England dominate at The Oval

England 457-3 v India
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The Independent Online

Ian Bell and Kevin Pietersen piled up twin hundreds in a record triple-century stand as England showed India no mercy on day two of the fourth npower Test at The Oval.



England's third-wicket pair dominated India's vulnerable attack in a partnership of 350 as a benign surface and sunny skies made life increasingly comfortable for the hosts, and desperate for their opponents.



Shantha Sreesanth did his best to generate an illusion of competitiveness, with a series of vain attempts to engage Pietersen verbally.



But after the early loss of both Andrew Strauss and Alastair Cook for the addition of only two runs between them, there was rarely even an approximation of a true contest between bat and ball in a total of 457 for three, with Bell and Pietersen posting England's record stand for any wicket against India.



After a watchful start, Bell (181no) and Pietersen (175) duly made the most of easy pickings on their way respectively to and well beyond their 16th and 19th Test centuries.



Bell's was his first on this ground, but fifth in 11 innings of a prolific 2011 to date.



Pietersen now has four Test hundreds here, and has moved level with Strauss and Cook's career tallies - to stand joint-third on England's all-time list.



He and Bell were circumspect in the hour before lunch, adding 29 after Strauss was second out. But the first 10 overs of the afternoon proved especially punishing for India as 59 runs were plundered.



Pietersen announced himself first with boundaries off leg-spinner Amit Mishra - and then Bell struck a quarter of fours in five balls off Sreesanth.



After the first, a fierce pull followed next ball, then there were two glorious cover drives on the up in Sreesanth's next over.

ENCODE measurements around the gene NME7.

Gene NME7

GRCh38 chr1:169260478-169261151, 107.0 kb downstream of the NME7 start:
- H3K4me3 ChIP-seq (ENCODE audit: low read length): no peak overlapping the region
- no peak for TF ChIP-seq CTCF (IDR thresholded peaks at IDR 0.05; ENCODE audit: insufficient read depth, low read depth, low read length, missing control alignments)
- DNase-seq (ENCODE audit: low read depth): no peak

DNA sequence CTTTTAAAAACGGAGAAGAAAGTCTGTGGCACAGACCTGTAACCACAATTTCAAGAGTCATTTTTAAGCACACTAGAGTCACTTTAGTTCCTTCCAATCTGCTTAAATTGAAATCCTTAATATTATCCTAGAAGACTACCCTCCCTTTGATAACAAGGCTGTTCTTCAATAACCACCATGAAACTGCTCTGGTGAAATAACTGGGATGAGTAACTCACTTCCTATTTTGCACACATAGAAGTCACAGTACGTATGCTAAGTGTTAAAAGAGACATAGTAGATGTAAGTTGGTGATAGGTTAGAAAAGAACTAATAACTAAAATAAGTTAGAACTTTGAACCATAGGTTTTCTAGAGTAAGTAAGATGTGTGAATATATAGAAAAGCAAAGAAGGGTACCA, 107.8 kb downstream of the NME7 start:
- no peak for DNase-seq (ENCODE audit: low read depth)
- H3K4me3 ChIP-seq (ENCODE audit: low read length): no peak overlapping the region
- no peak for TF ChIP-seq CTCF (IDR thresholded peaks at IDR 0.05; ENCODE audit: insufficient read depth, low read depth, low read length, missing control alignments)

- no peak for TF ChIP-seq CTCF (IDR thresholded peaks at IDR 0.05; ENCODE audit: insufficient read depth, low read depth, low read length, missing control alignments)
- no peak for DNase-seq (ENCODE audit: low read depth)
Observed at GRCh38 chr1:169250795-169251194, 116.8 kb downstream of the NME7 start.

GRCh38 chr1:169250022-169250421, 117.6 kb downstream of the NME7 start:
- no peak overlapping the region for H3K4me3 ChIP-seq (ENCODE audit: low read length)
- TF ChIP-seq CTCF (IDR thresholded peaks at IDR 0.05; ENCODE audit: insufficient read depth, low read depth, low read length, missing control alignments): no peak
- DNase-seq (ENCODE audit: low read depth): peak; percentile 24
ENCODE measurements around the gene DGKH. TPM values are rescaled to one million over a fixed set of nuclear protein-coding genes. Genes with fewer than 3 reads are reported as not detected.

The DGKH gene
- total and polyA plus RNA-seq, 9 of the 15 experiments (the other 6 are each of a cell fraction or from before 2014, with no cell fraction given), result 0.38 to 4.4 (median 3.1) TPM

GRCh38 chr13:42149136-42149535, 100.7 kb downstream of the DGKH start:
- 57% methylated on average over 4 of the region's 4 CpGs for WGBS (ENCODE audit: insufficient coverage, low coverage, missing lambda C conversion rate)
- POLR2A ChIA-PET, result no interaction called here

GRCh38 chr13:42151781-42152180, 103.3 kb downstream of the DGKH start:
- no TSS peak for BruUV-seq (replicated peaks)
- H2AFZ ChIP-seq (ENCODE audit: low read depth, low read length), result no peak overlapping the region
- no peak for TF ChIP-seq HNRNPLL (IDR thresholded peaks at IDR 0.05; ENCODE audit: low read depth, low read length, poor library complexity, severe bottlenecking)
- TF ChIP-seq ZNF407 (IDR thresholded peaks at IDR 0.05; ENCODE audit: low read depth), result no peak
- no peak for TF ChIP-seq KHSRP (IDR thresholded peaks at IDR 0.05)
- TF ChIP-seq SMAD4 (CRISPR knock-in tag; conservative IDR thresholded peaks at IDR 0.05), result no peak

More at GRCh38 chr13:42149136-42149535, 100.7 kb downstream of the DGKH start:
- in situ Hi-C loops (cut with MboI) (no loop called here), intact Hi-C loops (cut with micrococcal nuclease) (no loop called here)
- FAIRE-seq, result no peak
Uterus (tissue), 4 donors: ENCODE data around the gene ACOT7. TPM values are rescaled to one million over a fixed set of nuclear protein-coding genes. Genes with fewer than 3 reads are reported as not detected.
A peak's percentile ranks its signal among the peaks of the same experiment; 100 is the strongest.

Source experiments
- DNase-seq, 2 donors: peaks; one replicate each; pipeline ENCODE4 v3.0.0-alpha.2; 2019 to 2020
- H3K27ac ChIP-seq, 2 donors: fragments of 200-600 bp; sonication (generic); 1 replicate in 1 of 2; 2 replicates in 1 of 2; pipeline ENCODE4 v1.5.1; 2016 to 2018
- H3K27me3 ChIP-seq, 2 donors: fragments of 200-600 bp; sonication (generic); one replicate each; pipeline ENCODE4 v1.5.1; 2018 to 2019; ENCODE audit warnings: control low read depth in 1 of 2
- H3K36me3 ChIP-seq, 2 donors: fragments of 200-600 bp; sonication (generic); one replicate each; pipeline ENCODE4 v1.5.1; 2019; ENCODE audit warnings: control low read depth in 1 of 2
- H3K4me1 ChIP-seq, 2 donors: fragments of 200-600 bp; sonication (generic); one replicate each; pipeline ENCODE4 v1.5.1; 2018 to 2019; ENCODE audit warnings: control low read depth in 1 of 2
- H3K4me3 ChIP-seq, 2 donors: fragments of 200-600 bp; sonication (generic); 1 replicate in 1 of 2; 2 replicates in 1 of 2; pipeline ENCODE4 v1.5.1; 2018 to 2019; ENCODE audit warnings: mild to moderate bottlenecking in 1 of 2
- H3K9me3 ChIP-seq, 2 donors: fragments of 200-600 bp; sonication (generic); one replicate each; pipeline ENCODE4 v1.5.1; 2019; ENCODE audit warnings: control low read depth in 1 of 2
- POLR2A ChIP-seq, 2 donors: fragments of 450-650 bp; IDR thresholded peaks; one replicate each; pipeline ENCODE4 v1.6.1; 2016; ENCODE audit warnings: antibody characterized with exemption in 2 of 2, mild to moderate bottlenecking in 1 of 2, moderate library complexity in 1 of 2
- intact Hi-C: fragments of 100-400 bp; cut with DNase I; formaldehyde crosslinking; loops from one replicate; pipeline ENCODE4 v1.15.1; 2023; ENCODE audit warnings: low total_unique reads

Bell also counted several of the 12 fours in his 181-ball hundred from what has become one of his trademark shots - the back or late-cut off pace to the habitually unguarded third-man boundary.



Pietersen, by contrast, typically used his unique reach and footwork to disrupt India's lines - whipping to leg or smearing off-side width among his 27 fours in a 232-ball innings.



He completed his hundred with a resounding pull from the first ball after tea from Ishant Sharma - only to offer his only chance off the very next delivery when he miscued a planned repeat high to mid-on.



But instead of easing India's pain, Gautam Gambhir haplessly inflicted some more on himself when he failed to hold an awkward skier and fell backwards on to his head and shoulders.



Pietersen and Bell had bagged 170 unbeaten runs from 38 overs in an extended second session as they took England's number of century partnerships in the series to nine.



In the presence of Primer Minister David Cameron England therefore moved ominously back on course for a match-controlling total, in pursuit of a 4-0 series whitewash to consolidate their new-found world number one Test status.



Those ambitions had hit a near immediate setback this morning.



Cook swished his bat in frustration after following some away swing from Sharma and edging the fifth ball of the day to second slip.



It was an especially aggravating turn of events for a batsman renowned for his powers of concentration and so immovable during his career-best 294 at Edgbaston just last week.



But had he known what was to come, he need not have been so hard on himself.



The same could be said for Strauss, who took an hour and 32 balls to add just two runs to his overnight 38 before going after some full-length width from Sreesanth and edging tamely behind.



If India hopes were rising, it was merely a cruel passing phase.



Bell took 10 balls to get off the mark, and Pietersen had one close call on 18 when a glance at Sharma fell just short of leg-slip from the final ball of the morning.



But other than Gambhir's early-evening mis-calculation, that was as close as they would ever get to interrupting the inevitable in a stand which surpassed Graham Gooch and Allan Lamb's England best for any wicket against India when it went past 308.



The tourists had just one 'centurion' of their own - thanks to Mishra's bowling figures, which had just yielded the first sixes of the innings to Bell, when Pietersen finally went caught and bowled to Suresh Raina's off-spin at the other end.



PA

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